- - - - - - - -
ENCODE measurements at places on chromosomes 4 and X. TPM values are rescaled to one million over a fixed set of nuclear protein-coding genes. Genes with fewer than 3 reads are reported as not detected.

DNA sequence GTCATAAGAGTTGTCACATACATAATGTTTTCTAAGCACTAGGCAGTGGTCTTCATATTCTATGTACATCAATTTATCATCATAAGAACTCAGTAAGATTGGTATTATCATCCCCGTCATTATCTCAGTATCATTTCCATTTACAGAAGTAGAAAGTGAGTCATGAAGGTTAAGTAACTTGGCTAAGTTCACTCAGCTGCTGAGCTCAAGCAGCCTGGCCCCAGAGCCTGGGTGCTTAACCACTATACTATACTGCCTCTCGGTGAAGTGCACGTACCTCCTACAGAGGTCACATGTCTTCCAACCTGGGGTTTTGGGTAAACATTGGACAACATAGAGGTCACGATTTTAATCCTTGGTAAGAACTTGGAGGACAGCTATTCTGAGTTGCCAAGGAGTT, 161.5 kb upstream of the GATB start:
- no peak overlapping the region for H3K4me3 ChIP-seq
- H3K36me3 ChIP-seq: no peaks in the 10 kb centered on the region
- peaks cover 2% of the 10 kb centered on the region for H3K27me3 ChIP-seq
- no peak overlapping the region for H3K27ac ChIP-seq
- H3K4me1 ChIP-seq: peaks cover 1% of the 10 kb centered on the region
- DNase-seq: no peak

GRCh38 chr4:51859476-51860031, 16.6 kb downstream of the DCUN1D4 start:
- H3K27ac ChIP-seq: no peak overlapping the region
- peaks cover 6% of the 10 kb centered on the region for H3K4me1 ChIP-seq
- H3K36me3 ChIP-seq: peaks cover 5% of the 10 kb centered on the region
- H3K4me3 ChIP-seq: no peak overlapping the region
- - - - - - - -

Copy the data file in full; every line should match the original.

ENCODE measurements at places on chromosomes 4 and X. TPM values are rescaled to one million over a fixed set of nuclear protein-coding genes. Genes with fewer than 3 reads are reported as not detected.

DNA sequence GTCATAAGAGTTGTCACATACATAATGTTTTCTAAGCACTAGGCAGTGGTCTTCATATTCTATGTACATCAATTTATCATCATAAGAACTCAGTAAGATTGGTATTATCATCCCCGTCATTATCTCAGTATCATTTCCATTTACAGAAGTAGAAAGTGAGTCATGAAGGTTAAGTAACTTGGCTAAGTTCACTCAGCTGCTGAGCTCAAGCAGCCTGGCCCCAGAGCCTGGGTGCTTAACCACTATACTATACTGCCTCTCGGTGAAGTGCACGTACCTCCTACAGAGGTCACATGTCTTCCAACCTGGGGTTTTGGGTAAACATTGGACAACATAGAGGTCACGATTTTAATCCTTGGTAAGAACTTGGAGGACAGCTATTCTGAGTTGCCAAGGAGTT, 161.5 kb upstream of the GATB start:
- no peak overlapping the region for H3K4me3 ChIP-seq
- H3K36me3 ChIP-seq: no peaks in the 10 kb centered on the region
- peaks cover 2% of the 10 kb centered on the region for H3K27me3 ChIP-seq
- no peak overlapping the region for H3K27ac ChIP-seq
- H3K4me1 ChIP-seq: peaks cover 1% of the 10 kb centered on the region
- DNase-seq: no peak

GRCh38 chr4:51859476-51860031, 16.6 kb downstream of the DCUN1D4 start:
- H3K27ac ChIP-seq: no peak overlapping the region
- peaks cover 6% of the 10 kb centered on the region for H3K4me1 ChIP-seq
- H3K36me3 ChIP-seq: peaks cover 5% of the 10 kb centered on the region
- H3K4me3 ChIP-seq: no peak overlapping the region